Anion gap as a screening tool for elevated lactate in patients with an increased risk of developing sepsis in the Emergency Department.

Date Published:

2009 May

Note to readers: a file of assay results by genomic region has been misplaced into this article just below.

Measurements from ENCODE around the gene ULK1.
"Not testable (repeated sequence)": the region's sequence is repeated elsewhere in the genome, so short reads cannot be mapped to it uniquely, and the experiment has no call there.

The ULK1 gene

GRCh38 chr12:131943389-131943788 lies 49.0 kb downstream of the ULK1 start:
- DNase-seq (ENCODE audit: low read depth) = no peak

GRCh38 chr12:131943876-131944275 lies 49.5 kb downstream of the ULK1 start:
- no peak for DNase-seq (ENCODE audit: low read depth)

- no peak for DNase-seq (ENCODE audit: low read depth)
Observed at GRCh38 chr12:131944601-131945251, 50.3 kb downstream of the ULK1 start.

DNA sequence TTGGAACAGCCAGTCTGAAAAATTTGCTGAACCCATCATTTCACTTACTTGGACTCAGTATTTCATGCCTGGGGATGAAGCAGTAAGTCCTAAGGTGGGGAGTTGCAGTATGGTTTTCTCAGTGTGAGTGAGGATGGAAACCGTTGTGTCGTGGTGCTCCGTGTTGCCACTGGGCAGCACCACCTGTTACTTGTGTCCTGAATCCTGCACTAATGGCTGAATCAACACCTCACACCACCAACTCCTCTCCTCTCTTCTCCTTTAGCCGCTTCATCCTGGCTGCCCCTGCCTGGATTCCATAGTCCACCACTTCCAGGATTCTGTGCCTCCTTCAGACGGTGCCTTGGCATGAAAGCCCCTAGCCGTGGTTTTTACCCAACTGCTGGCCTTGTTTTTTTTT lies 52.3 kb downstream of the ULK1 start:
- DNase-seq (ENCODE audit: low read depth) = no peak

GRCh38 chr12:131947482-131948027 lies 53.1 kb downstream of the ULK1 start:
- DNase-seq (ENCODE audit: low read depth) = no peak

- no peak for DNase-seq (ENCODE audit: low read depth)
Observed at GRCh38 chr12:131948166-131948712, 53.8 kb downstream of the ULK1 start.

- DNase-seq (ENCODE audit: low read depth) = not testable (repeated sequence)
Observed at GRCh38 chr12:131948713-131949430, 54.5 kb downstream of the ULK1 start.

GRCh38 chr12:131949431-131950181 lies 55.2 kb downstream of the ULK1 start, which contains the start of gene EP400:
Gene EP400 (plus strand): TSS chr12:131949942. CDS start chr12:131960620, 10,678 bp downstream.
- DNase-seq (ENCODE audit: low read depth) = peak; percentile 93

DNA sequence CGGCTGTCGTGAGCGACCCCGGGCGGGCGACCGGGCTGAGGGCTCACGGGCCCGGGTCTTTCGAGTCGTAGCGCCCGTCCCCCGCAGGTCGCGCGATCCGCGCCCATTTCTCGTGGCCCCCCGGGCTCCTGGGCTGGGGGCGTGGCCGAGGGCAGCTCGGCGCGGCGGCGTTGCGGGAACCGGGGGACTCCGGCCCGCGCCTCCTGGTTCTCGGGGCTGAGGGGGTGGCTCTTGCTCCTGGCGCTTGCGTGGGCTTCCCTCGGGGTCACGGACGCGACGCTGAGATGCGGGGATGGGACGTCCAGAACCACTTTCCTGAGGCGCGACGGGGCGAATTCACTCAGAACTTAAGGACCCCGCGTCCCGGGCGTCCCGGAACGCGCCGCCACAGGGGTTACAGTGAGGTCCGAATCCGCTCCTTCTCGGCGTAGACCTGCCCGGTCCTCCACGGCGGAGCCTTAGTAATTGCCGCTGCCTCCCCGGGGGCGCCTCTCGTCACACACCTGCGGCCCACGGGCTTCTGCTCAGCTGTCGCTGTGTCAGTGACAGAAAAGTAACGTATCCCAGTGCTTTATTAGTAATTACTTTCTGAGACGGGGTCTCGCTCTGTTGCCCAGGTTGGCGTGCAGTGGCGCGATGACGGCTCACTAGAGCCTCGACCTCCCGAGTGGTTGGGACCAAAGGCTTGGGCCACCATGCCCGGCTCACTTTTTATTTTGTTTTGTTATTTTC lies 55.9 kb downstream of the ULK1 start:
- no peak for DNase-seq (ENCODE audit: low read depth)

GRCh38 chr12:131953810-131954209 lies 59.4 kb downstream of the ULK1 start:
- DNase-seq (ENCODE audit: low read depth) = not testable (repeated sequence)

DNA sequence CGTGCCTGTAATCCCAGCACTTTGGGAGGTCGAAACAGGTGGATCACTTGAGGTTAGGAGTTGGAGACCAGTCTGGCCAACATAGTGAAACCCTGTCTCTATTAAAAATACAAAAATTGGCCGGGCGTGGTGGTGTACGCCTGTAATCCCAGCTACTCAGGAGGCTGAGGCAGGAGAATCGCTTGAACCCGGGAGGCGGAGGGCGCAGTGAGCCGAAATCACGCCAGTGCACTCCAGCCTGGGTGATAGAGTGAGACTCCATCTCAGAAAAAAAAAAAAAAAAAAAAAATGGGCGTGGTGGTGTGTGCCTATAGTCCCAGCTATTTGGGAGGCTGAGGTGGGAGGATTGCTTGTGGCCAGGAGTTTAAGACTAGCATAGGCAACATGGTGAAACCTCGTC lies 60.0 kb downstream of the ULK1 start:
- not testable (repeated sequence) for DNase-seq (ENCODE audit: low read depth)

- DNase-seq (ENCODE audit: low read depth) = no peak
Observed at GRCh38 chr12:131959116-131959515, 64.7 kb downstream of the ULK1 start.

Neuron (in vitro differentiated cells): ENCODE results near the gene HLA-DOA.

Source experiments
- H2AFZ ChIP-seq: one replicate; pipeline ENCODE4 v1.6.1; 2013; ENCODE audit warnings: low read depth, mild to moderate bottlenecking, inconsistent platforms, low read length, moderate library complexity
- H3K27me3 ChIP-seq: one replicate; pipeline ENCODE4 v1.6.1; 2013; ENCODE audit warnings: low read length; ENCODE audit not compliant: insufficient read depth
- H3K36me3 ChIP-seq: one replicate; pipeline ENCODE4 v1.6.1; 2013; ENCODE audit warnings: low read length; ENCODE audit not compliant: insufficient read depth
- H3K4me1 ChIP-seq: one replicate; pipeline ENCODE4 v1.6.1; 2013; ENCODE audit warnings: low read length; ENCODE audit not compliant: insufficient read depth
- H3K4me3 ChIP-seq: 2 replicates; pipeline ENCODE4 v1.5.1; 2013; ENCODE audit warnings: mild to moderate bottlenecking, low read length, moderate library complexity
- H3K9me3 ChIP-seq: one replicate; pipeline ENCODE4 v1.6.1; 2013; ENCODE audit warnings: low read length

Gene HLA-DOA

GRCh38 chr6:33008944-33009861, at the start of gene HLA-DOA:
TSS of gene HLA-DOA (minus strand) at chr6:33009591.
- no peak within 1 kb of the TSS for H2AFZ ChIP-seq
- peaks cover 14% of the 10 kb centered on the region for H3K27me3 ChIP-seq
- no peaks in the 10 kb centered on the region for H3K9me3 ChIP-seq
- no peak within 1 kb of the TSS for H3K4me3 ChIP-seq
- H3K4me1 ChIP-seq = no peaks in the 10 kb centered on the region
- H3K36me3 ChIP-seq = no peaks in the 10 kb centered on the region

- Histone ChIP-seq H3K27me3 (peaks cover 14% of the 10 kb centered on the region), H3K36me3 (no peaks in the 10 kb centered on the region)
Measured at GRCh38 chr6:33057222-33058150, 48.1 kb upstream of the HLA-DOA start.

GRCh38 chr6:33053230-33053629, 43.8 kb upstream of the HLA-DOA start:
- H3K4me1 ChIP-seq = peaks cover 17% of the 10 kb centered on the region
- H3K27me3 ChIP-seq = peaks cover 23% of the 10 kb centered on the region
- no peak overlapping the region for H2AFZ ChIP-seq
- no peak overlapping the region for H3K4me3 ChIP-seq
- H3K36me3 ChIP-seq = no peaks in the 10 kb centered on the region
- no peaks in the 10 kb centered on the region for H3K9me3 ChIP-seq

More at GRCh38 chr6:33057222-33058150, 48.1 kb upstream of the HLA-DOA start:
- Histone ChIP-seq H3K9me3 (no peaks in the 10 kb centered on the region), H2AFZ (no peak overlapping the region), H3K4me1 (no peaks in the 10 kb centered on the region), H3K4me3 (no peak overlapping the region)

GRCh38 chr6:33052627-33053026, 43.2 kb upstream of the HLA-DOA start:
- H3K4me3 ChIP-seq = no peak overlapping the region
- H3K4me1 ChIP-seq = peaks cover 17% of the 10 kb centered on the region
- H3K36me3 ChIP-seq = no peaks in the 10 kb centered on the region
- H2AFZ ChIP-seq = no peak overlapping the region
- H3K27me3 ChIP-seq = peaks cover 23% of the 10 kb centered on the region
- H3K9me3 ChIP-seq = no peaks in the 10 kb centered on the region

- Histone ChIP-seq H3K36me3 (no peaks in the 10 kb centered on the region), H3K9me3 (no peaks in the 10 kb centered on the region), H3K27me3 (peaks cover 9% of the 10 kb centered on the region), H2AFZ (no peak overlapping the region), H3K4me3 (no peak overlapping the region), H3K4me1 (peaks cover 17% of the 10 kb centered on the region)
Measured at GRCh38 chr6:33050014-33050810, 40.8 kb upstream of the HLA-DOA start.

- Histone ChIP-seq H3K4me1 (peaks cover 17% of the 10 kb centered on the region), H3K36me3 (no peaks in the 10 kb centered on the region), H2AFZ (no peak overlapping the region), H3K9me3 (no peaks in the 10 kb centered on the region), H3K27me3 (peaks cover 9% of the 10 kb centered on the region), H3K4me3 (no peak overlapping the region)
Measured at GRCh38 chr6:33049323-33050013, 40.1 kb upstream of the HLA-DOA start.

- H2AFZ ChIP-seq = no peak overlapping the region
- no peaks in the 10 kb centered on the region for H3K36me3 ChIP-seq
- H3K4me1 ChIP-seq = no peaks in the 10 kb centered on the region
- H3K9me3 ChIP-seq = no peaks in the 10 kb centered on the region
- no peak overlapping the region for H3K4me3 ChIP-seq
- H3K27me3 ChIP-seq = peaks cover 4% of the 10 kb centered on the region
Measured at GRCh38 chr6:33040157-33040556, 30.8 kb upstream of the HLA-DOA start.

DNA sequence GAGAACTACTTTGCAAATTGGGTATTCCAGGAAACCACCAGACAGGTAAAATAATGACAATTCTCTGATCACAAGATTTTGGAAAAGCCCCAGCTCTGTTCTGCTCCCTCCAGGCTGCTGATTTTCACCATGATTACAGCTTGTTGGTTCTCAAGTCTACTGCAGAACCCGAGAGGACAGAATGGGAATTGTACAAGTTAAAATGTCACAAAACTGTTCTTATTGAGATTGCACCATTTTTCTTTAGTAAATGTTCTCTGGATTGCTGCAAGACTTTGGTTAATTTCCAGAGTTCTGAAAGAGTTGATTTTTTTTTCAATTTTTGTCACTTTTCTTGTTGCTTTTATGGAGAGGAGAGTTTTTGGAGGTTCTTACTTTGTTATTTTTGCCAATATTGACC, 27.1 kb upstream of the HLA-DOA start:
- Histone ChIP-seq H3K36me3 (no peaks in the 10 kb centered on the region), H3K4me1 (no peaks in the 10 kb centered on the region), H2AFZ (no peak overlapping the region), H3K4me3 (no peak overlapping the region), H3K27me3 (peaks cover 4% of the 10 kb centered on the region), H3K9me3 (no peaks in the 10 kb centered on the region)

OBJECTIVES: Serum lactate levels are a useful tool in monitoring critically ill patients, especially those who are septic. However, lactate levels are often not routinely drawn or rapidly available in some institutions. The objective of this study was to determine if a readily available anion gap (AG) could be used as a surrogate marker for abnormal lactate level in Emergency Department (ED) patients at risk for sepsis. METHODS: Prospective, observational cohort study of consecutive ED patients seen at an urban university tertiary care referral center with 46,000 annual ED visits. ED patients aged 18 years or older presenting with clinically suspected infection were eligible for enrollment if a serum chemistry and lactate levels were drawn during the ED visit. During the 9-month study period, 1419 patients were enrolled. The initial basic chemistry panels, calculated AG, and lactate levels drawn in the ED were collected. We defined, a priori, an AG > 12 and a lactate > 4 mmol/L to be abnormal. Analysis was performed with Student's t-test, operating characteristics with 95% confidence intervals, and logistic regression. RESULTS: The mean AG was 11.8 (SD 3.6) and the mean lactate was 2.1 (SD 1.3). For an AG > 12, the mean lactate was 2.9 (SD 1.7), compared with 1.8 (SD 0.8) for an AG < 12. The sensitivity of an elevated AG (> 12) in predicting elevated lactate levels (> 4 mmol/L) was 80% (72-87%) and the specificity was 69% (66-71%). Patients with a gap > 12 had a 7.3-fold (4.6-11.4) increased risk of having a lactate > 4 mmol/L. The area under the curve was 0.84. CONCLUSION: This study suggests that an elevated AG obtained in the ED is a moderately sensitive and specific means to detect elevated lactate levels in ED patients at risk for sepsis. This information may be somewhat helpful to Emergency Physicians to risk-stratify their patients to provide more aggressive early resuscitation.